One of the great saxophone voices, Phil Woods, a first-call sideman and band leader who played on countless classic recordings has died aged 83.
Alto saxophone jazz giant Phil Woods has died at age 83. Although facing insurmountable health challenges he loved to play, as recently as September 4 in Pittsburgh. He was assisted by an oxygen tank, something he joked was his "amplifier" on stage. After this show he announced his retirement from live performance.
Woods began playing alto in his childhood, studying at Manhattan School of Music and Juilliard. He worked with trumpeters Kenny Dorham, Dizzy Gillespie and Clark Terry, drummer and big band leader Buddy Rich, producer and bandleader Quincy Jones and famously toured the Soviet Union with band leader Benny Goodman. Woods’ signature style was always bebop. He was a strong musical voice often talked of, perhaps unfairly to him, in terms of similarity to Charlie Parker. He was even nicknamed 'New Bird' and was actually married Parker’s widow Chan for some years.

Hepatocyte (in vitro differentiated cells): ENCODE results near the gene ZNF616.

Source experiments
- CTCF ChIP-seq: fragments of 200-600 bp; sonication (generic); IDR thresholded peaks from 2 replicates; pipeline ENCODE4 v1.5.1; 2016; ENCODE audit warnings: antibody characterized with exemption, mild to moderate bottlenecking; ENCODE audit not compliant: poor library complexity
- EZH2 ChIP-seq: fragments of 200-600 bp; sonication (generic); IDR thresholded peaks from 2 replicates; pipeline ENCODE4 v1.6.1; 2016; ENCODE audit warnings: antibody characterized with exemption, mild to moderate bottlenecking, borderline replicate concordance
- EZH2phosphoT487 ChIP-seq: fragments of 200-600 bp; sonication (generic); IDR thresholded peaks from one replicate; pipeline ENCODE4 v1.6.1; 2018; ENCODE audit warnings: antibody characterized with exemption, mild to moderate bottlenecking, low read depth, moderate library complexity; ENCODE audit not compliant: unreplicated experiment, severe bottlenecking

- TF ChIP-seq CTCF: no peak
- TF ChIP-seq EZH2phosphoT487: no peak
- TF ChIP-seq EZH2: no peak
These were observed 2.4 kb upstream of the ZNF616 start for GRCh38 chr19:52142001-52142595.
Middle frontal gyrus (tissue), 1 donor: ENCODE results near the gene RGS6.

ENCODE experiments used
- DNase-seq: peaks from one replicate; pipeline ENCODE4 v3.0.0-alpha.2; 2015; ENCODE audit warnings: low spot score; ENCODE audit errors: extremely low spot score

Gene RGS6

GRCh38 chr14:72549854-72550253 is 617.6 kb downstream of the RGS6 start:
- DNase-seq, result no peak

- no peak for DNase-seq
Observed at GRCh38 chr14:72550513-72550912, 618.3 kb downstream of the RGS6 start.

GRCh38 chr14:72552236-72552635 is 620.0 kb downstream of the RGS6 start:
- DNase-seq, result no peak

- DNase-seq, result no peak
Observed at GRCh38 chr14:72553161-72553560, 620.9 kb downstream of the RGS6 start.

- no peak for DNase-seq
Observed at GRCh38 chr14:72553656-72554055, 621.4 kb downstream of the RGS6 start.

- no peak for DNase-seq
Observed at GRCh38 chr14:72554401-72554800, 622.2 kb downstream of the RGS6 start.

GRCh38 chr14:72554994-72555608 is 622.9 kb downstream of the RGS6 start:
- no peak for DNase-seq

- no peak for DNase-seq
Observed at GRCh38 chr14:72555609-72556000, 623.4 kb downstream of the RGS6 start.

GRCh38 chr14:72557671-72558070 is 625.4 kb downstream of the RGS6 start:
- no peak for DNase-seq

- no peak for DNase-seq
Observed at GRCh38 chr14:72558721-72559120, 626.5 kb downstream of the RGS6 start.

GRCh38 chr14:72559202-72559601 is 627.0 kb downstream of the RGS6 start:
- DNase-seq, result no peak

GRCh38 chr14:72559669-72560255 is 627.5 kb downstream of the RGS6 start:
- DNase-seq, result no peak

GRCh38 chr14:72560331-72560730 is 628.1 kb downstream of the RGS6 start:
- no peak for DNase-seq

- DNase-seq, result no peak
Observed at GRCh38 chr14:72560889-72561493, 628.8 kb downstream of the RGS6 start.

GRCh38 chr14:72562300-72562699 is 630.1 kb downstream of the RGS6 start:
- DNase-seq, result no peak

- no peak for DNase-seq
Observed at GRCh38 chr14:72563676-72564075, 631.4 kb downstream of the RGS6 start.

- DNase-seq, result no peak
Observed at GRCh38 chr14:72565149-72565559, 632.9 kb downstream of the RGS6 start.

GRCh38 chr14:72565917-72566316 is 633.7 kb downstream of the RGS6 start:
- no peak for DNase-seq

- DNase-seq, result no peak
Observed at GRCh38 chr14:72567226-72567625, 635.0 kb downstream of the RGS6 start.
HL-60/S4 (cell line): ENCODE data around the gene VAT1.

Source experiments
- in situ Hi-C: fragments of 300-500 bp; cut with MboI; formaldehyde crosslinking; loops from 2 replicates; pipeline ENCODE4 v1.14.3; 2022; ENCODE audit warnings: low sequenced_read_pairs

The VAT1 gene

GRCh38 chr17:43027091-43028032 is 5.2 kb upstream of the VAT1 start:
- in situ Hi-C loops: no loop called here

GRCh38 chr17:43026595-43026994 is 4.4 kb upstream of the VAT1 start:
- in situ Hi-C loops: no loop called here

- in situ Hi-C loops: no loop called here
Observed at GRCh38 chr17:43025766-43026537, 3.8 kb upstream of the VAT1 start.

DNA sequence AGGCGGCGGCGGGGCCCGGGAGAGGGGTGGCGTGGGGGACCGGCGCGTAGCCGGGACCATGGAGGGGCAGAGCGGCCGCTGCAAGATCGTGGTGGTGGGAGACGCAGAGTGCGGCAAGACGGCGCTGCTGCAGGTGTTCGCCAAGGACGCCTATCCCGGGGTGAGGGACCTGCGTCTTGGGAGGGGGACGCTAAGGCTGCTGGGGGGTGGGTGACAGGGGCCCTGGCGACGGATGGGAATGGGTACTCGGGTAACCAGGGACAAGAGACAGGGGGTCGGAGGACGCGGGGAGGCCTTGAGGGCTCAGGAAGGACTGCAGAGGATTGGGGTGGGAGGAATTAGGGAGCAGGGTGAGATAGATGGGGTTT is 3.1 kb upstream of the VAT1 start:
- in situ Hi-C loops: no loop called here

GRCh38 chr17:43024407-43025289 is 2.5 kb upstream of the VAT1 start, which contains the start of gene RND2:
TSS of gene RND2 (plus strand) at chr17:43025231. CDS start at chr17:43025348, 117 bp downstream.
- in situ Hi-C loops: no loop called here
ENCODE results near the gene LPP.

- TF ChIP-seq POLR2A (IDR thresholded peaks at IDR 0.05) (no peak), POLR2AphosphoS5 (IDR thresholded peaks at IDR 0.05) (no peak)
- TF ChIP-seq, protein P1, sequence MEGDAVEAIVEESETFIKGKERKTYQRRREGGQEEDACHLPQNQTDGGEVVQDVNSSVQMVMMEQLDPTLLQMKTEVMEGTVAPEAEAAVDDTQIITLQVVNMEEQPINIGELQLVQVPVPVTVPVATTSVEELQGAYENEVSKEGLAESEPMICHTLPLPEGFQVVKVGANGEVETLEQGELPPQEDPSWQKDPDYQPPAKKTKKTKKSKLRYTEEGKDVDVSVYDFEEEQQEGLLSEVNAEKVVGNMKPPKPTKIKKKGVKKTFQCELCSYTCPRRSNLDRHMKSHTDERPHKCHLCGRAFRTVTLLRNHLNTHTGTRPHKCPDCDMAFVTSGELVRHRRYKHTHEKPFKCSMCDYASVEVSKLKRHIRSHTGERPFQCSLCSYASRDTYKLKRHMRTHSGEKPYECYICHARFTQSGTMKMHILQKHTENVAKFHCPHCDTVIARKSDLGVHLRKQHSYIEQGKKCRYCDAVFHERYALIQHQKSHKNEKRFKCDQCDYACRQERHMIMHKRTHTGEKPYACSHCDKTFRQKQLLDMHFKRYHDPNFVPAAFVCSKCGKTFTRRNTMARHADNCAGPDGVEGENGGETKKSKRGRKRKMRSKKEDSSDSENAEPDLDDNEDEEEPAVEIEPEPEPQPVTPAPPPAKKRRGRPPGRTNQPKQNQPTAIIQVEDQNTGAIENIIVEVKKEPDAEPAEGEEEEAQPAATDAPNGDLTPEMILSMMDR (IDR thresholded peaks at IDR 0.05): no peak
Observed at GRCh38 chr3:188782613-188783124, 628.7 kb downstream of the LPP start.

Woods recorded his first album as leader in the 1950s and created much loved recordings for several great jazz labels including Prestige, Verve, Impulse!, Muse, Concord and more. He was also ever present as a sideman on recordings from Thelonious Monk, Oliver Nelson, Bill Evans, Dizzy Gillespie, Art Blakey, Lou Donaldson, Gil Evans and many others.
His most universally recognisable recording though was his sax solo on a 1977 pop hit from Billy Joel, ‘Just the Way You Are.’ He also played on records by Steely Dan and Paul Simon.
He left the USA to live in Europe, moving to France in the late 1960s citing his disdain at political and civil problems at home, later returning to Pensylvania where he lived for the rest of his life. He died from Emphysema.
In 2007 the American organisation National Endowment for the Arts named him an NEA Jazz Master.